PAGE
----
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Article|01 Jun 2020|OPEN
Transcriptomic and metabolomic analyses reveal that melatonin promotes melon root development under copper stress by inhibiting jasmonic acid biosynthesis
Zhicheng Hu1, Qiushi Fu1, Jing Zheng1, Aiai Zhang1 & Huaisong Wang1,
1Institute of Vegetables and Flowers, Chinese Academy of Agricultural Sciences, 100081 Beijing, China

Horticulture Research 7,
Article number: 20079 (2020)
doi: 10.1038/hortres.2020.79
Views: 325

Received: 12 Nov 2019
Revised: 03 Jan 2020
Accepted: 20 Mar 2020
Published online: 01 Jun 2020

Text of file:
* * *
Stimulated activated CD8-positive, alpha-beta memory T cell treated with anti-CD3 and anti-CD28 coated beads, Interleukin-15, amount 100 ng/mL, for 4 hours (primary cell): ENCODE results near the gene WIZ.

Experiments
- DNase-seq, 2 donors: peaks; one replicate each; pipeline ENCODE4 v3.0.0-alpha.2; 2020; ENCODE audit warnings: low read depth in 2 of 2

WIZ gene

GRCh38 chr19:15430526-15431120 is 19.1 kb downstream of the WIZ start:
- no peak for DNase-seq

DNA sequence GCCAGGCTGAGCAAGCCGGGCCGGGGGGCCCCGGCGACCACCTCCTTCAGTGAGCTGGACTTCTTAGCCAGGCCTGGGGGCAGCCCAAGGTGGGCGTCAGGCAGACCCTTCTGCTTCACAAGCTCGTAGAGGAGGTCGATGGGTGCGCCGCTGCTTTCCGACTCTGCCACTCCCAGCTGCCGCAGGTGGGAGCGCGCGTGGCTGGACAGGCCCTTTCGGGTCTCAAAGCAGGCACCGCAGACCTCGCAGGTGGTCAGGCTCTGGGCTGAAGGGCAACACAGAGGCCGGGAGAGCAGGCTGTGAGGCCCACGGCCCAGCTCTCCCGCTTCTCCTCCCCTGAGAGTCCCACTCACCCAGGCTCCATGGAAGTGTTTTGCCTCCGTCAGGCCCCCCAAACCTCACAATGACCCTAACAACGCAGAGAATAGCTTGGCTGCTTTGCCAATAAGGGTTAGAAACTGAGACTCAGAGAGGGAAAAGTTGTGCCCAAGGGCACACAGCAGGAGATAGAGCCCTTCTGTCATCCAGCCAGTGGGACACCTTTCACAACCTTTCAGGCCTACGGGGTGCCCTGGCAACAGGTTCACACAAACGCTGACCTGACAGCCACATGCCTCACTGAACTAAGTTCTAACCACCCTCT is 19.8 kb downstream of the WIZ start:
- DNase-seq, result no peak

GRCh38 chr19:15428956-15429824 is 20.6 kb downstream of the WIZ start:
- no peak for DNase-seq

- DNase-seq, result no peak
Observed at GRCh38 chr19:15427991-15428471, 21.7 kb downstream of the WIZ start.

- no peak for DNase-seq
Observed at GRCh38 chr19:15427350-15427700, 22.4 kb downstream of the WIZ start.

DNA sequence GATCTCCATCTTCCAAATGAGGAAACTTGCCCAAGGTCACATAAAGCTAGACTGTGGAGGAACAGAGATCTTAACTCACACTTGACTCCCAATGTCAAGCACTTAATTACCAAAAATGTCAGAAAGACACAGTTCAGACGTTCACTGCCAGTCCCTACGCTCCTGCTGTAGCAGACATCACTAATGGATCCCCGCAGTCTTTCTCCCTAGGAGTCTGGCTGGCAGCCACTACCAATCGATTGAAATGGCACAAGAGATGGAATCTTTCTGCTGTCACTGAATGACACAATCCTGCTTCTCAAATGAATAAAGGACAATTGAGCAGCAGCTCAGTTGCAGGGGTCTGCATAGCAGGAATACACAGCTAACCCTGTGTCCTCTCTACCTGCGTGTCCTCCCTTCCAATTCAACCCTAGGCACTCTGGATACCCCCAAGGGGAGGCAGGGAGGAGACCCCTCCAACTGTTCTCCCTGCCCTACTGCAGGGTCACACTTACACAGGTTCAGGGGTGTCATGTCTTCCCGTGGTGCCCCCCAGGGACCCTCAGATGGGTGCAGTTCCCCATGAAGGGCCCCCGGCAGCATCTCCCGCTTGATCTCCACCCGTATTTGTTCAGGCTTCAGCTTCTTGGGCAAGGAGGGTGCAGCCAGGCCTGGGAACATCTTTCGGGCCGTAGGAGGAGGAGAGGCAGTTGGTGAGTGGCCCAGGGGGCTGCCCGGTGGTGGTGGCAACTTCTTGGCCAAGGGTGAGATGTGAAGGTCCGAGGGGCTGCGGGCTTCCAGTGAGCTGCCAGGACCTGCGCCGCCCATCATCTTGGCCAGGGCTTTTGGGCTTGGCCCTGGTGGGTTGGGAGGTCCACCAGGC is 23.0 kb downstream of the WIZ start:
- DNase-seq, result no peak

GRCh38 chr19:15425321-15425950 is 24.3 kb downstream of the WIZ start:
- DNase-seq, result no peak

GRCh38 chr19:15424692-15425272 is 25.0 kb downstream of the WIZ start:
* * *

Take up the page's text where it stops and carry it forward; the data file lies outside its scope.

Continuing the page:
Melatonin has been shown to alleviate the effects of abiotic stress and to regulate plant development. Copper, a common heavy metal and soil pollutant, can suppress plant growth and development. In this work, we explored the protective effects of exogenous melatonin on lateral root formation in response to copper stress using melon seeds subjected to three germination treatments: CK1 (control), CK2 (300 μmol/L CuSO4), and MT3 (300 μmol/L melatonin + 300 μmol/L CuSO4). Melatonin pretreatment increased the antioxidant enzyme activities and root vigor, and decreased the proline and malondialdehyde (MDA) contents in the roots of copper-stressed melon seedlings. We then used transcriptomic and metabolomic analyses to explore the mechanisms by which exogenous melatonin protects against copper stress. There were 70 significant differentially expressed genes (DEGs) (28 upregulated, 42 downregulated) and 318 significantly differentially expressed metabolites (DEMs) (168 upregulated, 150 downregulated) between the MT3 and CK2 treatments. Melatonin pretreatment altered the expression of genes related to redox and cell wall formation processes. In addition, we found that members of the AP2/ERF, BBR/BPC, GRAS, and HD-ZIP transcription factor families may have vital roles in lateral root development. Melatonin also increased the level of Glutathione (GSH), which chelates excess Cu2+. The combined transcriptomic and metabolomic analysis revealed DEGs and DEMs involved in jasmonic acid (JA) biosynthesis, including four lipoxygenase-related genes and two metabolites (linoleic acid and lecithin) related to melatonin’s alleviation effect on copper toxicity. This research elucidated the molecular mechanisms of melatonin’s protective effects in copper-stressed melon.